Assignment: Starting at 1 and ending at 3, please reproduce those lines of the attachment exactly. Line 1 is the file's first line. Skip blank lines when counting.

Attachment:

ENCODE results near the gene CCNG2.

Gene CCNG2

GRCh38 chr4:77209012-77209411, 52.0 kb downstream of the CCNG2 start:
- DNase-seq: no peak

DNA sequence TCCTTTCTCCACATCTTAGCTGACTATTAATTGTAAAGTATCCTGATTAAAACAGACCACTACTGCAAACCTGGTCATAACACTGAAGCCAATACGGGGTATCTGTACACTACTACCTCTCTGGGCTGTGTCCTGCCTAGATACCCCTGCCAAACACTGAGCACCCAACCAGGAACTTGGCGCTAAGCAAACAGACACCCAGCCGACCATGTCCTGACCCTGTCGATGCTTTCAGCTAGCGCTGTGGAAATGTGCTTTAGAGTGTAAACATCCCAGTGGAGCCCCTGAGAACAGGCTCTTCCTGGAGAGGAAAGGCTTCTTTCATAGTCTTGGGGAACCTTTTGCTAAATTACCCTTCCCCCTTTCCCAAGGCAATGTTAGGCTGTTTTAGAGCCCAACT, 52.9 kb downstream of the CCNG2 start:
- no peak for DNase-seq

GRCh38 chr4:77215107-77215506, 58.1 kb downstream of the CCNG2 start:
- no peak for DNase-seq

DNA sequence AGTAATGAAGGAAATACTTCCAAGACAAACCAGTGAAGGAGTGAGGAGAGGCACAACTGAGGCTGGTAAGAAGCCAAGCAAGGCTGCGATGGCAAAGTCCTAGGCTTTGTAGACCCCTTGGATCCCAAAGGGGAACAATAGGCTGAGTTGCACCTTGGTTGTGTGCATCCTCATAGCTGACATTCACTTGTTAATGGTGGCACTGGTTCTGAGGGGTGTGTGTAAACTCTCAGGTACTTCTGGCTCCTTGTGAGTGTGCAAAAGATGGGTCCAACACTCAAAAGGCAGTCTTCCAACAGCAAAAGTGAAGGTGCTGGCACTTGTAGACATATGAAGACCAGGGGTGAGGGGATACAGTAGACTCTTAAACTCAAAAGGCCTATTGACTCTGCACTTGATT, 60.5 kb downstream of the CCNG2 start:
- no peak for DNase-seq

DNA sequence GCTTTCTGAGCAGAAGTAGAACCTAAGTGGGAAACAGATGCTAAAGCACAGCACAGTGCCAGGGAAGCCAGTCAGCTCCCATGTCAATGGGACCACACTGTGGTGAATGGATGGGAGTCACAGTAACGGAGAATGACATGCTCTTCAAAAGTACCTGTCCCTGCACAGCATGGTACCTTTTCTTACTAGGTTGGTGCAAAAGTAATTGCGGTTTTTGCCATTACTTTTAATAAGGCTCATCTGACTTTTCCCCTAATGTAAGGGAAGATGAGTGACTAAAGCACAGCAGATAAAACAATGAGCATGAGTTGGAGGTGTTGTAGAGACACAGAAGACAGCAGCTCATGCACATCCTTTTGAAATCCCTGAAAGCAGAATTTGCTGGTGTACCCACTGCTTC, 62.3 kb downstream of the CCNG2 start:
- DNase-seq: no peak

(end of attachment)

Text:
ENCODE results near the gene CCNG2.

Gene CCNG2

GRCh38 chr4:77209012-77209411, 52.0 kb downstream of the CCNG2 start: